perature was maintained below 160° F. After the
addition of the phosphorous oxychloride, the
temperature or the reaction mixture was gradu
ally increased to 300° 1". over a period of eight
hours. At this point live steam was admitted to
the reaction mixture to hydrobze the residual
chlorine contained in the phosphorous. Then
the temperature was allowed to drop to 212' 1''.
After hydrolysis, the product was partially neu
tralized with 56 lbs. of potassium hydroxide con
tained in a water solution (131 lbs. water). The
partially neutralized material was then heated to
240° I". to tree the reaction mixture from water;
the temperature or the reaction mixture then
dropped to 18° F., and 120 lbs. dimethylaniline
were added to complete the reaction. The mix
ture was then pumped out through ?lter-aid ?lter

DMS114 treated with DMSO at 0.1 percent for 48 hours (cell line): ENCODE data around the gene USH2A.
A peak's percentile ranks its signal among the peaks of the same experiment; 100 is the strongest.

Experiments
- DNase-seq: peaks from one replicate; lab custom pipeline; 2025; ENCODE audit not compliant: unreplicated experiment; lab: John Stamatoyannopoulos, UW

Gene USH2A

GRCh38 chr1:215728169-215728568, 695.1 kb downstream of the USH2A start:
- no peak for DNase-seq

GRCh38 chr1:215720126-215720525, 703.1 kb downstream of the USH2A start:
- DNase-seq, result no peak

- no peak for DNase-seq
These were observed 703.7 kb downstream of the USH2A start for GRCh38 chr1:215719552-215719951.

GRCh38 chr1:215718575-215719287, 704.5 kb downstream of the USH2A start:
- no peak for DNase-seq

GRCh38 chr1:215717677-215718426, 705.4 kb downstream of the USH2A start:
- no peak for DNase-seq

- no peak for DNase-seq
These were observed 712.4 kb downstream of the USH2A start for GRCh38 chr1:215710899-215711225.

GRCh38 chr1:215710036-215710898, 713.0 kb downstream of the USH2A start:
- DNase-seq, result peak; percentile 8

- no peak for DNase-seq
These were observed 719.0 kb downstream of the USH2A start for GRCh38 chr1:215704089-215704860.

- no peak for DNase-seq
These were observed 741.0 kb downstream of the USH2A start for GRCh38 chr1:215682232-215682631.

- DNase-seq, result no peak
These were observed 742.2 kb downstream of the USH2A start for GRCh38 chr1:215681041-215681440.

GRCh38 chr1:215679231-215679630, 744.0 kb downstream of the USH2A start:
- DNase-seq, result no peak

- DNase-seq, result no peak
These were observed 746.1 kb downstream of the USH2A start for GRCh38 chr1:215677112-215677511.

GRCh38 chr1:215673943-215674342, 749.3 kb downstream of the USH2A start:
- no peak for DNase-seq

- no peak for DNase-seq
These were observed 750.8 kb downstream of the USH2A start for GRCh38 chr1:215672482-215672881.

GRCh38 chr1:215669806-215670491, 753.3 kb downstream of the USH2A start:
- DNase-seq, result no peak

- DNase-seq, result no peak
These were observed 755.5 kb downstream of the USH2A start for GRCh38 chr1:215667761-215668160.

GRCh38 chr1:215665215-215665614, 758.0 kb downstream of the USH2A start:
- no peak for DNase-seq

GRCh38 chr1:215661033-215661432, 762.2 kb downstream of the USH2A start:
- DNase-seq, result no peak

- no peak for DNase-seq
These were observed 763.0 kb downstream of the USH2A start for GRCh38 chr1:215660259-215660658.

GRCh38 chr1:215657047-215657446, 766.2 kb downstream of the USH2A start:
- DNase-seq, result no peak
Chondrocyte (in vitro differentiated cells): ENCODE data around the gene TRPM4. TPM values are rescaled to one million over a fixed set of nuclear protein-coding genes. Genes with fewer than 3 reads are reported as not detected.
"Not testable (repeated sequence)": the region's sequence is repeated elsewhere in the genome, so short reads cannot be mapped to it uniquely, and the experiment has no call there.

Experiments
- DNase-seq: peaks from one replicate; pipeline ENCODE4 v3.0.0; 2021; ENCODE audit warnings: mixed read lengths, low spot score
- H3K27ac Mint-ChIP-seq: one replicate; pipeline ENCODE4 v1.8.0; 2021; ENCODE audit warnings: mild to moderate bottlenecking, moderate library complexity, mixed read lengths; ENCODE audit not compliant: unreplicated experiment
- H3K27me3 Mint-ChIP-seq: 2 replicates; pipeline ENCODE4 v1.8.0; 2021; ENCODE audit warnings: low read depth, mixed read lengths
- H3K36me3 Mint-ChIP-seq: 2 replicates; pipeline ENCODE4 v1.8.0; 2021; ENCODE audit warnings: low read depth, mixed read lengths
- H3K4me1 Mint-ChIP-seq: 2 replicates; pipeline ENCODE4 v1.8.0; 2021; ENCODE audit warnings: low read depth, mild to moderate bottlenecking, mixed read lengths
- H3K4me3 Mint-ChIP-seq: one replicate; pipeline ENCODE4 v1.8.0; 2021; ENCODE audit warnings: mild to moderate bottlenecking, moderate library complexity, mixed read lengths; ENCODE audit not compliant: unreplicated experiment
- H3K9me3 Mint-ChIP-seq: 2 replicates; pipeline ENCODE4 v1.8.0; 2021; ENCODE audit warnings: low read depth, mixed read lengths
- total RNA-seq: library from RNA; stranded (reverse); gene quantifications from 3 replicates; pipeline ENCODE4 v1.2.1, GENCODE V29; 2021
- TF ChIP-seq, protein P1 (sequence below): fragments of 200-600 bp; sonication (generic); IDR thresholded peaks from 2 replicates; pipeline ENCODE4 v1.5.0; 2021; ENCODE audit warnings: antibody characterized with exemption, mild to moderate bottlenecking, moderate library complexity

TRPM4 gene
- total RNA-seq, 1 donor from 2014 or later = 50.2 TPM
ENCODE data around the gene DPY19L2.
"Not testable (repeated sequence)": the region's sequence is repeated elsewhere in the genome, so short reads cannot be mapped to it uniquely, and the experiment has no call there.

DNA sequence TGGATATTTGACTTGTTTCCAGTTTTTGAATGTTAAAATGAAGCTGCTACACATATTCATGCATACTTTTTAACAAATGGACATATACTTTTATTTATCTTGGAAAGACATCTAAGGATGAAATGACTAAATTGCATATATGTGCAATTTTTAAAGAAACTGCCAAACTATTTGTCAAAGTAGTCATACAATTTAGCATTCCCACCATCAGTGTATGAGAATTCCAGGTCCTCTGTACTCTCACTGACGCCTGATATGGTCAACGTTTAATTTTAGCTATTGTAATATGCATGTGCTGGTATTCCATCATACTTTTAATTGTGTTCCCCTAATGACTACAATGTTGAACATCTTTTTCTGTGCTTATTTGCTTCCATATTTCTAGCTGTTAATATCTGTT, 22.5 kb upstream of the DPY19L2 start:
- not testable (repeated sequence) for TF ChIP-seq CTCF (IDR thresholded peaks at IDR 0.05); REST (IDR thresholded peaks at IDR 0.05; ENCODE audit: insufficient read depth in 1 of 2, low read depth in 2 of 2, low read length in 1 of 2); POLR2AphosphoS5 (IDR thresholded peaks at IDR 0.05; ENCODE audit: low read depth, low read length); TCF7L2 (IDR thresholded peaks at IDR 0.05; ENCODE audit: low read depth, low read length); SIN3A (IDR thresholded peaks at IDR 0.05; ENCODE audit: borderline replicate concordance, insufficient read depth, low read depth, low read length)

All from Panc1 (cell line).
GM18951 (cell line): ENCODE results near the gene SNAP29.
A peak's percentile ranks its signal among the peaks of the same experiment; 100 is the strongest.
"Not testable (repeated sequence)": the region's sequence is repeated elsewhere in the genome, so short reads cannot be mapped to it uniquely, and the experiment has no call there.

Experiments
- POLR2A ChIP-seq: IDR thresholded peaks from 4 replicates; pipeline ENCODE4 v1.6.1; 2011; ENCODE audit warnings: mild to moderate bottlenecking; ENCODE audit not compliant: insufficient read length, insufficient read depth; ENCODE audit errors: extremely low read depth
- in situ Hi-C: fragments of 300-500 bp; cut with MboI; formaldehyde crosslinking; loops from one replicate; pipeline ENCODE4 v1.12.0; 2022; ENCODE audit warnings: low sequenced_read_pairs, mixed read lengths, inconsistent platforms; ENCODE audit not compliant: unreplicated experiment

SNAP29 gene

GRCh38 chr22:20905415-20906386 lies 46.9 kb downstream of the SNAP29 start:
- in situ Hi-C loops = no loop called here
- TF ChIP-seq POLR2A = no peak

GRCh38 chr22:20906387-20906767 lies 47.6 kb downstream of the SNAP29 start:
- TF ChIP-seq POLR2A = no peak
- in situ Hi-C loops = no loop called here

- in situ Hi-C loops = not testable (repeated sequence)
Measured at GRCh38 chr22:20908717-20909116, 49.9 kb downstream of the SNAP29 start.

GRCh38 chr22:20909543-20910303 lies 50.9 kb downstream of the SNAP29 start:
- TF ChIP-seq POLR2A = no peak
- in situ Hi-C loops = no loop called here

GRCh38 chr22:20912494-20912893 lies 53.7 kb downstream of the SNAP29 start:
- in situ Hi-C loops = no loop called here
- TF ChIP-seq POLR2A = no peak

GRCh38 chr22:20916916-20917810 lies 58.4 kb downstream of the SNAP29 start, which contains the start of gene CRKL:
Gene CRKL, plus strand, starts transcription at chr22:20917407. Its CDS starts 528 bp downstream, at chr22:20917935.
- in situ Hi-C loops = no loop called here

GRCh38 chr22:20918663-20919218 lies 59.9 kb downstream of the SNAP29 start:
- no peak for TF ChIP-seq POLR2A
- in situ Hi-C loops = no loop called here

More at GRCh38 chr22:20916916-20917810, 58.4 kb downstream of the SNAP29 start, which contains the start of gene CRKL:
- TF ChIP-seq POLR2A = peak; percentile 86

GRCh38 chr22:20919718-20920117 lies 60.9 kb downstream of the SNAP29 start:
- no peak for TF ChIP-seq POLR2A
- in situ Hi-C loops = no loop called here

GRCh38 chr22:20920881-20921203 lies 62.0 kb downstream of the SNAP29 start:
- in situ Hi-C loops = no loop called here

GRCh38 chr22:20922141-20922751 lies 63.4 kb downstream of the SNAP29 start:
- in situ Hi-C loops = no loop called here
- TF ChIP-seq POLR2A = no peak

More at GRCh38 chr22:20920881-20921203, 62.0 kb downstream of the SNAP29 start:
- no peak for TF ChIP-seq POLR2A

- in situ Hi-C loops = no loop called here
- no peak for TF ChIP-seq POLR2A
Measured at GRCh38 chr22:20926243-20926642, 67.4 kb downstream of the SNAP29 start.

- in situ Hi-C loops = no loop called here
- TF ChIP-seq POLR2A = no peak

to remove impurities resulting from the reaction
of the recovered reaction mixture which was
added 142 lbs( oi phosphorous pentoxide (PzOs);
ready then for use.
o! the oxide in the oil. Into another vessel 62 lbs. ‘
To the oil described in Example I was added
15 per cent by volume of a diluted suliurized
sperm oil. This superior extreme pressure lubri
cant was admixed with 0.05 per cent, by weight
35
40
40
andthemixturewaswellstirredtosecureaslurry
of ethylene glycol and 390 lbs. of octyl alcohol
were added. The oil suspension oi’ phosphorous
pentoxide was then slowly added at the rate or
50 per cent per hour to the alcohol solution, so
as to secure a smooth reaction oi the phospho
I
potassium dimethylaniiine di-octyl ethylene di